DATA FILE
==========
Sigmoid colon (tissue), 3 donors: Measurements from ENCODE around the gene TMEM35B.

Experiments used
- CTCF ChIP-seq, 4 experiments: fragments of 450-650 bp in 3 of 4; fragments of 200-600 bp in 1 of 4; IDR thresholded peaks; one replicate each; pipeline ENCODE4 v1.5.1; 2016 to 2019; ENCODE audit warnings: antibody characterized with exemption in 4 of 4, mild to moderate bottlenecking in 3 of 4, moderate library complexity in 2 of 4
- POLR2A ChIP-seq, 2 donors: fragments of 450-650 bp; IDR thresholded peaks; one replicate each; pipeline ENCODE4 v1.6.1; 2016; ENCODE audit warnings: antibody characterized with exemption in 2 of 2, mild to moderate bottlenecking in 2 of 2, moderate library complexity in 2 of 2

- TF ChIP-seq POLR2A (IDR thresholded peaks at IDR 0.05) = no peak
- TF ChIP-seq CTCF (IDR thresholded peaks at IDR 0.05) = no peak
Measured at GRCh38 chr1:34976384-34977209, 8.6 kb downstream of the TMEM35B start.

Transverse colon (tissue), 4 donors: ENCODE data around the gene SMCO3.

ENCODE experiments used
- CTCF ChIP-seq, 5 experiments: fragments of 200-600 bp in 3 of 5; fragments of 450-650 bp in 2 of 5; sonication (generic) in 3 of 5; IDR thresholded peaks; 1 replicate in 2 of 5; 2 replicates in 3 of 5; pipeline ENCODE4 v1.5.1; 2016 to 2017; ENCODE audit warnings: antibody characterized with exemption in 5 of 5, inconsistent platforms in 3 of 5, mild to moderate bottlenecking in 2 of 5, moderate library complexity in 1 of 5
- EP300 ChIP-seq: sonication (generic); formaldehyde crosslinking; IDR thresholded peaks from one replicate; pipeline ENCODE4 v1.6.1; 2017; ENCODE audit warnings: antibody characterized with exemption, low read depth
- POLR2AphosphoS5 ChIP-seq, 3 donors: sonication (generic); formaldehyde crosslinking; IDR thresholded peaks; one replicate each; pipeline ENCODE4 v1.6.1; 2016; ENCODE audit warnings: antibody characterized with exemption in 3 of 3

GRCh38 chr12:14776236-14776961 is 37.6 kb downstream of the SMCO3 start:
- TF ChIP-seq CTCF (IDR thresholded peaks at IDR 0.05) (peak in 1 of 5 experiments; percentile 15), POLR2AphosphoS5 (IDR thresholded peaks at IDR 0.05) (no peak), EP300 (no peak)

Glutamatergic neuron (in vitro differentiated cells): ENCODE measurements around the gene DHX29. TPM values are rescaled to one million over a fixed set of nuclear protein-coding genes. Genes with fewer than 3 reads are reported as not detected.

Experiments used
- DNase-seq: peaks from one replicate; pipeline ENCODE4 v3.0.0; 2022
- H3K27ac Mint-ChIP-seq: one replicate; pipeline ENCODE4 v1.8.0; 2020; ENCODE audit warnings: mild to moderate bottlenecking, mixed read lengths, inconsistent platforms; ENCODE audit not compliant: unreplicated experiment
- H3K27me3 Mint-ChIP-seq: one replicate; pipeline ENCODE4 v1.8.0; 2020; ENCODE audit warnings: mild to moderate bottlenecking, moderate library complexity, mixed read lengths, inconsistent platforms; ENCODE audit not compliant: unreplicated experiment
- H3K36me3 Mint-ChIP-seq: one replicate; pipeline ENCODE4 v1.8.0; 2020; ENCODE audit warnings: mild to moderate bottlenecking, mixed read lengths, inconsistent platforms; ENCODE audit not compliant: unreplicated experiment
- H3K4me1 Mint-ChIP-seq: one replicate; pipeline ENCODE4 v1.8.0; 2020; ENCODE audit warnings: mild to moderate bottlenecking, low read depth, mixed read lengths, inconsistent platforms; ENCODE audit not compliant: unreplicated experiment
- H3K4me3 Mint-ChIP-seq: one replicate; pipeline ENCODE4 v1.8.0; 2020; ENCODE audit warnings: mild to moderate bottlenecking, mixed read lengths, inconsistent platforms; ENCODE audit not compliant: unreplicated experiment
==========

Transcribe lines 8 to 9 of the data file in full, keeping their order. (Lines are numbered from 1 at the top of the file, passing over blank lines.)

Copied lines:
Transverse colon (tissue), 4 donors: ENCODE data around the gene SMCO3.

ENCODE experiments used